Little Willie John

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Little Willie John
Little Willie John.jpg
Little Willie John circa 1955
Background information
Birth name William Edward John
Born (1937-11-15)November 15, 1937
Cullendale, Arkansas
Origin Detroit, Michigan, United States
Died May 26, 1968(1968-05-26) (aged 30)
Walla Walla, Washington
Genres Rhythm and blues, rock and roll, soul, doo-wop
Occupation(s) Singer, songwriter
Instruments Vocals
Years active 1955–1966
Labels King Records

William Edward John (November 15, 1937 - May 26, 1968),[1] better known by his stage name Little Willie John (sometimes abbreviated LWJ), was an American R&B singer who performed in the 1950s and early 1960s. He is best known for his popular music chart successes with songs such as, "All Around the World" (1955), "Need Your Love So Bad" (1956) and "Fever" the same year, the latter covered in 1958 by Peggy Lee.[2] An important figure in early R&B music, Little Willie John was a 1996 Inductee into the Rock and Roll Hall of Fame.

Biography[edit]

He was born in Cullendale, Arkansas, one of ten children; many sources erroneously give his middle name as Edgar.[3] His family moved to Detroit, Michigan when he was four, so that his father could pursue factory work. In the late 1940s, the eldest children, including Willie, formed a gospel singing group, and Willie also performed in talent shows, which brought him to the notice of Johnny Otis and, later, musician and producer Henry Glover. After seeing him sing with the Paul "Hucklebuck" Williams orchestra, Glover signed him to a recording contract with King Records in 1955. He was nicknamed "Little Willie" John for his short stature.[4]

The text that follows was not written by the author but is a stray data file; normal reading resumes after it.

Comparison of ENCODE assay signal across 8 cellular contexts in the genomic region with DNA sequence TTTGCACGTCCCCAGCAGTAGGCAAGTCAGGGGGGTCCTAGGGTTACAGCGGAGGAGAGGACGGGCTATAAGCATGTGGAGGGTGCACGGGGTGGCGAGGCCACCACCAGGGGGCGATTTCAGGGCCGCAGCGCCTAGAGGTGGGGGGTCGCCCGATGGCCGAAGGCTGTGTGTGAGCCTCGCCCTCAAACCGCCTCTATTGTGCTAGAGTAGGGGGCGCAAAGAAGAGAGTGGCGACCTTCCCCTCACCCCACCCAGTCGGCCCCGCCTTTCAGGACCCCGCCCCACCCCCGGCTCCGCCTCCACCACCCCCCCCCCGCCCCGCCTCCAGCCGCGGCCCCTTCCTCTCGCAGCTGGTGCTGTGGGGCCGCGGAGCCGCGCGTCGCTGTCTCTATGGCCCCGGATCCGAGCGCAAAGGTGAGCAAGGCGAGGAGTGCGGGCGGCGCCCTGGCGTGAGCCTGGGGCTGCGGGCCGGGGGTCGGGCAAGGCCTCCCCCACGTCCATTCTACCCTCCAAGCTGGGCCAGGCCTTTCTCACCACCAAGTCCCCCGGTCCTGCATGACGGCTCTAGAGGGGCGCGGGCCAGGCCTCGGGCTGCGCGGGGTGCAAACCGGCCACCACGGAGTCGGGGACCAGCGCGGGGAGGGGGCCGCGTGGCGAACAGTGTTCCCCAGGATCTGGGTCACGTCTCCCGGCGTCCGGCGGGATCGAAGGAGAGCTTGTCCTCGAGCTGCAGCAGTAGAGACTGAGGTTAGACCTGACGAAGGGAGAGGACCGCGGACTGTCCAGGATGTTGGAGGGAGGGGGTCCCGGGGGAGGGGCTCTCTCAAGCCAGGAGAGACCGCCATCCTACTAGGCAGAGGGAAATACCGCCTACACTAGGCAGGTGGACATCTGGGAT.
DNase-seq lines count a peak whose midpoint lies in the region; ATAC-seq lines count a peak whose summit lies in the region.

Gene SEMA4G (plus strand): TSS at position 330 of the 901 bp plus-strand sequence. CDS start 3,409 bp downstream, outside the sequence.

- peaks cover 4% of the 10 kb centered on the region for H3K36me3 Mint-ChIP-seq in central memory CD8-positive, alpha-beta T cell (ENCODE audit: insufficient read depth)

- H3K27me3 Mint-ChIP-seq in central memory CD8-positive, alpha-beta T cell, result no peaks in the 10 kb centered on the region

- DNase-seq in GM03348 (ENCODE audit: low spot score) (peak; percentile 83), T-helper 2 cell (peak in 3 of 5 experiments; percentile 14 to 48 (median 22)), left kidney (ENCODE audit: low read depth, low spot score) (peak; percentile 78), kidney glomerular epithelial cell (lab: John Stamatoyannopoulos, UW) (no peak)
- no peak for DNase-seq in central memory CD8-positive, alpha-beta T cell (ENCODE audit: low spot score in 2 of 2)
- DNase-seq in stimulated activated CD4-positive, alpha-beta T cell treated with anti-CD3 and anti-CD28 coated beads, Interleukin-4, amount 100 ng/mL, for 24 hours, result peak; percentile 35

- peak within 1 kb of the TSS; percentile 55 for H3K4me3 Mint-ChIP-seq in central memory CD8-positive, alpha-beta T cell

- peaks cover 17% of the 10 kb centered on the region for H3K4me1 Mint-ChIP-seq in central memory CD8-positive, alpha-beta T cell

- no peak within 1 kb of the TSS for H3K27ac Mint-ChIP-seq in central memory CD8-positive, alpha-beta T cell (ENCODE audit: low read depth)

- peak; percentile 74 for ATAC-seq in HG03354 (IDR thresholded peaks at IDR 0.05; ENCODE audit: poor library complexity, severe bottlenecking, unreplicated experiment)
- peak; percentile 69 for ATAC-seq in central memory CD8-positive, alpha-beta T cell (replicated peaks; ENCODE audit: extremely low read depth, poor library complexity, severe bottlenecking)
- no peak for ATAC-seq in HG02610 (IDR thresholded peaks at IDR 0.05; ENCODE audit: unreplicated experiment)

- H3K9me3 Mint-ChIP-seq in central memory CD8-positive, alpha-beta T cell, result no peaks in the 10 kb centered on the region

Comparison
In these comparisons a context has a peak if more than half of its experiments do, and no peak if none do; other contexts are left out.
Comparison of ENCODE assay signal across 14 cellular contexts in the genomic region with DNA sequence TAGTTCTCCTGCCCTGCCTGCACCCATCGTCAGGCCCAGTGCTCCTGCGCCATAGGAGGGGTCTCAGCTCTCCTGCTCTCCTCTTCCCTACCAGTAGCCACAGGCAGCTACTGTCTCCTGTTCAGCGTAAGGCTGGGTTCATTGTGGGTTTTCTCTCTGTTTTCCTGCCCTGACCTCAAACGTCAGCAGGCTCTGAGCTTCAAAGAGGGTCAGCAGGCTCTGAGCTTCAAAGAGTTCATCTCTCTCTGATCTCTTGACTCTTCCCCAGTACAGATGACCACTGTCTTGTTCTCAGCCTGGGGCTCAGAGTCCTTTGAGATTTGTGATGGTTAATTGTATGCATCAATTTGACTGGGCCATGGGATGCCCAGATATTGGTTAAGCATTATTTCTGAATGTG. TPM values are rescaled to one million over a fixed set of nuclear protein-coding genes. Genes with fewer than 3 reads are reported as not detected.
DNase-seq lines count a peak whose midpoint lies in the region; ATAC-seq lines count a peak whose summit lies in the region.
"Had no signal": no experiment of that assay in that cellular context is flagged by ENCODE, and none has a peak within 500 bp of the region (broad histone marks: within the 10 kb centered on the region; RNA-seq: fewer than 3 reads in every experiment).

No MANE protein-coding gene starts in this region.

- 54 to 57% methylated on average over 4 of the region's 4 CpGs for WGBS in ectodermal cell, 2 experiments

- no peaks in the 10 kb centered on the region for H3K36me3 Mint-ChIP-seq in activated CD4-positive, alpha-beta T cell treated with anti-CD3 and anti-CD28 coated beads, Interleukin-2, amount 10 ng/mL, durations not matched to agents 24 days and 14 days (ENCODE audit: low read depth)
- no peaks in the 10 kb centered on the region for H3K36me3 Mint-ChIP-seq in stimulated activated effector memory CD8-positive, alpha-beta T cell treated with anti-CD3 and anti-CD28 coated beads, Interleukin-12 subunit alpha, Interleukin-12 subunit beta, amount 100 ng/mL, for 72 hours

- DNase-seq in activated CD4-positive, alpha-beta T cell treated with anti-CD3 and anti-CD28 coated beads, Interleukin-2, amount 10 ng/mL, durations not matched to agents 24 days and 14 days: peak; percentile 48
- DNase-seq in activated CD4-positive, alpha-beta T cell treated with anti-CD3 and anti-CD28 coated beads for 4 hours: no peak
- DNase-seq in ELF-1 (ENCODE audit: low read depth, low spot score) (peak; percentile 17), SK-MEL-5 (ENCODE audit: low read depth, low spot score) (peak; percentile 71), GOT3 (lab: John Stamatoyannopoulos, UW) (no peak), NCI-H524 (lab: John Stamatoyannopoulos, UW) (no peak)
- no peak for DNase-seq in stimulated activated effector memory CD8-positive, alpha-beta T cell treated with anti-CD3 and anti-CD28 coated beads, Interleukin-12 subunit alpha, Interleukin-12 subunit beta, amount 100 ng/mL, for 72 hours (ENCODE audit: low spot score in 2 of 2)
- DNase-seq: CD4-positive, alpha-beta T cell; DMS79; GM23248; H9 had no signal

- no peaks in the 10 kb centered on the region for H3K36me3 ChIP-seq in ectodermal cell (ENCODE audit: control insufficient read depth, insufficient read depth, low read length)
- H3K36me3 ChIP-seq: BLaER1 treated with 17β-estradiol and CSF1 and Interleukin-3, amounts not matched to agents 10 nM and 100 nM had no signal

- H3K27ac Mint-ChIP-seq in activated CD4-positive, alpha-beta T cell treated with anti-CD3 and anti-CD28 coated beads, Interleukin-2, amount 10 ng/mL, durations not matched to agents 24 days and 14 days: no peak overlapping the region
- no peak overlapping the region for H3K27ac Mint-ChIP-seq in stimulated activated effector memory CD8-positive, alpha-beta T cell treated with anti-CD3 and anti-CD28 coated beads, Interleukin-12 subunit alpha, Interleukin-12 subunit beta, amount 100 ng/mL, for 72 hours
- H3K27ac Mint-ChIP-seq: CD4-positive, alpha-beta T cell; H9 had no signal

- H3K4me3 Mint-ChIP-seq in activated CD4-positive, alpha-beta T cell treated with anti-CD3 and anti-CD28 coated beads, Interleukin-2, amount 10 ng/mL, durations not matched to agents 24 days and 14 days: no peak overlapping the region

His first recording, a version of Titus Turner's "All Around the World", was a hit, reaching # 5 on the Billboard R&B chart. He followed up with a string of R&B hits, including the original version of "Need Your Love So Bad", written by his elder brother Mertis John Jr. One of his biggest hits, "Fever" (1956) (Pop #24), was more famously covered by Peggy Lee in 1958. However, John's version alone sold over one million copies, and was awarded a gold disc.[5] Another song, "Talk to Me, Talk to Me" recorded in 1958, reached #5 in the R&B chart and #20 in the Pop chart, and also sold over one million.[6][7] A few years later it was a hit once again by Sunny & the Sunglows. He also recorded "I'm Shakin'" by Rudy Toombs,[8] "Suffering With The Blues", and "Sleep" (1960) (Pop #13).[6] In all, John made the Billboard Hot 100 a total of fourteen times. A cover version of "Need Your Love So Bad" by Fleetwood Mac was also a hit in Europe. Another of his songs to be covered was "Leave My Kitten Alone", (1959). The Beatles recorded a version in 1964, intended for their Beatles for Sale album, but it went unreleased until 1995.

Willie John was known for his short temper and propensity to abuse alcohol, and was dropped by his record company in 1963.[4] In 1966, he was convicted of manslaughter and sent to Washington State Penitentiary for a fatal knifing incident following a show in Seattle. He appealed his conviction and was released while the case was reconsidered, during which time he recorded what was intended to be his comeback album, but owing to contractual wrangling and the decline of his appeal, it was not released until 2008 (as Nineteen Sixty Six).[9] Little Willie John died in 1968 at Washington State Penitentiary in Walla Walla, Washington. Despite counter claims (Rolling Stone had reported that the death occurred after John checked into the prison hospital with pneumonia[10]), the official cause of death was listed in his death certificate as a heart attack.[3]